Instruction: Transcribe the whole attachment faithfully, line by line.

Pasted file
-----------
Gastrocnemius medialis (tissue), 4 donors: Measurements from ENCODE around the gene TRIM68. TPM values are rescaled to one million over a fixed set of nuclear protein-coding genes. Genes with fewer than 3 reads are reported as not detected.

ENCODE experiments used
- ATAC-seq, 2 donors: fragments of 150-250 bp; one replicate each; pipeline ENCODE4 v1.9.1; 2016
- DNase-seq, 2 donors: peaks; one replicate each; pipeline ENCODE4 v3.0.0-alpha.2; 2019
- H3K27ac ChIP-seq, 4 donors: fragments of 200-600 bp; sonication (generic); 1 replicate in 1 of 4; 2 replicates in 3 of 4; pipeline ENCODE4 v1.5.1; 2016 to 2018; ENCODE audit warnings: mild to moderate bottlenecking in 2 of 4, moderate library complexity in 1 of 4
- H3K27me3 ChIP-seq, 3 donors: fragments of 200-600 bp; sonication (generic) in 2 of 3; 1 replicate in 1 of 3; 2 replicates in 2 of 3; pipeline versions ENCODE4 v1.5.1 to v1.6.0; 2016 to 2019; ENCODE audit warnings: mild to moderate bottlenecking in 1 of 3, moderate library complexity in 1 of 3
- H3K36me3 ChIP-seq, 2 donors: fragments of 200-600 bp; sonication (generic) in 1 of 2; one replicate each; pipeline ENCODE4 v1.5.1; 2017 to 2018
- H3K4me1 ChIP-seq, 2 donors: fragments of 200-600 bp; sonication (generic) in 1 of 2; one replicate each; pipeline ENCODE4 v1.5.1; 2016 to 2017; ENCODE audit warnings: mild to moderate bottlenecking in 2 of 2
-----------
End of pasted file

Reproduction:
Gastrocnemius medialis (tissue), 4 donors: Measurements from ENCODE around the gene TRIM68. TPM values are rescaled to one million over a fixed set of nuclear protein-coding genes. Genes with fewer than 3 reads are reported as not detected.

ENCODE experiments used
- ATAC-seq, 2 donors: fragments of 150-250 bp; one replicate each; pipeline ENCODE4 v1.9.1; 2016
- DNase-seq, 2 donors: peaks; one replicate each; pipeline ENCODE4 v3.0.0-alpha.2; 2019
- H3K27ac ChIP-seq, 4 donors: fragments of 200-600 bp; sonication (generic); 1 replicate in 1 of 4; 2 replicates in 3 of 4; pipeline ENCODE4 v1.5.1; 2016 to 2018; ENCODE audit warnings: mild to moderate bottlenecking in 2 of 4, moderate library complexity in 1 of 4
- H3K27me3 ChIP-seq, 3 donors: fragments of 200-600 bp; sonication (generic) in 2 of 3; 1 replicate in 1 of 3; 2 replicates in 2 of 3; pipeline versions ENCODE4 v1.5.1 to v1.6.0; 2016 to 2019; ENCODE audit warnings: mild to moderate bottlenecking in 1 of 3, moderate library complexity in 1 of 3
- H3K36me3 ChIP-seq, 2 donors: fragments of 200-600 bp; sonication (generic) in 1 of 2; one replicate each; pipeline ENCODE4 v1.5.1; 2017 to 2018
- H3K4me1 ChIP-seq, 2 donors: fragments of 200-600 bp; sonication (generic) in 1 of 2; one replicate each; pipeline ENCODE4 v1.5.1; 2016 to 2017; ENCODE audit warnings: mild to moderate bottlenecking in 2 of 2